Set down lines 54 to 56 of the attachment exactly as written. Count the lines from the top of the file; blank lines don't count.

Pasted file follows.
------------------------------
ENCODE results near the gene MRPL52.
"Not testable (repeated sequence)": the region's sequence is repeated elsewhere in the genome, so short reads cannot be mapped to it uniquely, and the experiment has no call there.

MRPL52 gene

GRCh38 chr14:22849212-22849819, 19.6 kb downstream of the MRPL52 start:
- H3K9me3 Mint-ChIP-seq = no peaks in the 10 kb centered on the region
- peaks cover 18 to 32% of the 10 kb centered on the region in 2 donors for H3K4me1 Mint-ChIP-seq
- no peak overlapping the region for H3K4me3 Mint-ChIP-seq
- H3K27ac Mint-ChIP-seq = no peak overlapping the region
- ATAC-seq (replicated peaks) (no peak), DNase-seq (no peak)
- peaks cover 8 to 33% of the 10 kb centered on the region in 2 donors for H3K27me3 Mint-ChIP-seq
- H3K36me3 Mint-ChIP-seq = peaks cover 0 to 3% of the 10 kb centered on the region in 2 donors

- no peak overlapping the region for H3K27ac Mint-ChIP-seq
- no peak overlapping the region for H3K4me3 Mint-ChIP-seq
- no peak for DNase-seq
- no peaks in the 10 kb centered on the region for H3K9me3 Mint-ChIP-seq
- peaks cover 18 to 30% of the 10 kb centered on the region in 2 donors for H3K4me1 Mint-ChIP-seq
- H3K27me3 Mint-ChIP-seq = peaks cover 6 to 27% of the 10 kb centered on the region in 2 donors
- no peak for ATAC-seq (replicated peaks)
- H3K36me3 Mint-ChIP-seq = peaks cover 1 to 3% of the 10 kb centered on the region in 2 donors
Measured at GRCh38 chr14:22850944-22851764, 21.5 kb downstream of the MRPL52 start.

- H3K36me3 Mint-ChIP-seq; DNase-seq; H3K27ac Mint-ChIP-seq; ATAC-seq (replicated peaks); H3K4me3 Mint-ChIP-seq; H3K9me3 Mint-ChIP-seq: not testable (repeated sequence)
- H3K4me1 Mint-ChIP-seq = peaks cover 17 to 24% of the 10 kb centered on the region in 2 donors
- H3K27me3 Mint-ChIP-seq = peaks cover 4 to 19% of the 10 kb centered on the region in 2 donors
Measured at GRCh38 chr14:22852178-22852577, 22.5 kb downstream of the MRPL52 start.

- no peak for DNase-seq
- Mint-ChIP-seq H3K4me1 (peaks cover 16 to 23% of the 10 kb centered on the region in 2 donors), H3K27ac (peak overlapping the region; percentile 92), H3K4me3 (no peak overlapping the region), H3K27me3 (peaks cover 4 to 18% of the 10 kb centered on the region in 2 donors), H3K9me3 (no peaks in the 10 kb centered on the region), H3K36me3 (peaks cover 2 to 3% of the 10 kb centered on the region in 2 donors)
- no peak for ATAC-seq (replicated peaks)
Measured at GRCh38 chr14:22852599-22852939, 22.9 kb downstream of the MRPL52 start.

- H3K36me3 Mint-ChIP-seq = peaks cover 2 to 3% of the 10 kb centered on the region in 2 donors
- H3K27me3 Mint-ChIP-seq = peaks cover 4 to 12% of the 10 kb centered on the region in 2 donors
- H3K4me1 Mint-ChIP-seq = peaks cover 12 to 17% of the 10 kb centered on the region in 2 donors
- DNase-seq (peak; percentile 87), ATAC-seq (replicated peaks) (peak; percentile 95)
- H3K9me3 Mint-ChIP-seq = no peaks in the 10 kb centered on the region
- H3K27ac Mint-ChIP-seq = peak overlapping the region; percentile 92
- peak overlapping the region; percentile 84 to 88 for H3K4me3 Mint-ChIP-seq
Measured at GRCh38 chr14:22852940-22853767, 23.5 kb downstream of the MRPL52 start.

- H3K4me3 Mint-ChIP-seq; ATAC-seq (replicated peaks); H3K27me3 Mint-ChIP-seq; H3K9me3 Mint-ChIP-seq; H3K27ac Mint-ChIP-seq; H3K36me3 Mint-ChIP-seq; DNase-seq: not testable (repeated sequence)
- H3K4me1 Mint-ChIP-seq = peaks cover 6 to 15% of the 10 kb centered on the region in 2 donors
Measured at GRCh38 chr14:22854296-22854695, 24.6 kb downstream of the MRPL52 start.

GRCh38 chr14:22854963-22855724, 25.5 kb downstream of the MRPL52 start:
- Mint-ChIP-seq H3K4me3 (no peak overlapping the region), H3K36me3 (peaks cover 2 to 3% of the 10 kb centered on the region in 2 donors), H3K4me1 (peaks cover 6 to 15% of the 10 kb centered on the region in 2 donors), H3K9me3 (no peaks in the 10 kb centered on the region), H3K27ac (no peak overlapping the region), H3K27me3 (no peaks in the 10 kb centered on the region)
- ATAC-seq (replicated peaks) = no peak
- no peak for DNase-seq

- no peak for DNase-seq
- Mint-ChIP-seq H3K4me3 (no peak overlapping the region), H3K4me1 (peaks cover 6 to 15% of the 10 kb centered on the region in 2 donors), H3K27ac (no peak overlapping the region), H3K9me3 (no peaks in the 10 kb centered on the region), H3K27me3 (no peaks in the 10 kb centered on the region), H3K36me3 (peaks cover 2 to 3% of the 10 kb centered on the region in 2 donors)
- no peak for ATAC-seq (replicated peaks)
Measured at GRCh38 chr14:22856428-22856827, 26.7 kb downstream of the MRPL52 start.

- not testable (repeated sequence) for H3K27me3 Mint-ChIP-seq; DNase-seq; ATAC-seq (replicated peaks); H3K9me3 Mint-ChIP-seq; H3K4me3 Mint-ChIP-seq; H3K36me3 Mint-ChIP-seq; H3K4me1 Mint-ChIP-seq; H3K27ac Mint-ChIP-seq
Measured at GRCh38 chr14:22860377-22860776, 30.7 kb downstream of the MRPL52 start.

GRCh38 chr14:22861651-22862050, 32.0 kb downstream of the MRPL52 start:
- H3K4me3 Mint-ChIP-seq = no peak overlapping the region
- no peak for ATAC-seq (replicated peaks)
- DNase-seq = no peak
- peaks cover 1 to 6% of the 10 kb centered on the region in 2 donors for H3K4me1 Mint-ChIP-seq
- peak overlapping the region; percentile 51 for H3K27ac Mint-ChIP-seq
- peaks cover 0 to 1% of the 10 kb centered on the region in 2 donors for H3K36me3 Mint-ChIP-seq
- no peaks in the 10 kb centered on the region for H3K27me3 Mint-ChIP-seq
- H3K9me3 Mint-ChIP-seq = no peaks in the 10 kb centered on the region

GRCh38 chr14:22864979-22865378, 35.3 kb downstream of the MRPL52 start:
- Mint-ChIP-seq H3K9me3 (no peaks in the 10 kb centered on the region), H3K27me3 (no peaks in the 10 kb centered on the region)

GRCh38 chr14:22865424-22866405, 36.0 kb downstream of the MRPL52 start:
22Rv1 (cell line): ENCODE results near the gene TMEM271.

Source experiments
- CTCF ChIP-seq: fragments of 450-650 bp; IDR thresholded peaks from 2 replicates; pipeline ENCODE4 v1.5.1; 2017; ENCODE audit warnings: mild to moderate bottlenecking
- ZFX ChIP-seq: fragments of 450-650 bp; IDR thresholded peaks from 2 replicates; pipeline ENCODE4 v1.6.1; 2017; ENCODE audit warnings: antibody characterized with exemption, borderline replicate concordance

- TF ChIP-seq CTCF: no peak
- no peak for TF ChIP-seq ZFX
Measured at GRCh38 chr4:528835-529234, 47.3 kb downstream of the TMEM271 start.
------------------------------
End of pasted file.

- peaks cover 1 to 6% of the 10 kb centered on the region in 2 donors for H3K4me1 Mint-ChIP-seq
- peak overlapping the region; percentile 51 for H3K27ac Mint-ChIP-seq
- peaks cover 0 to 1% of the 10 kb centered on the region in 2 donors for H3K36me3 Mint-ChIP-seq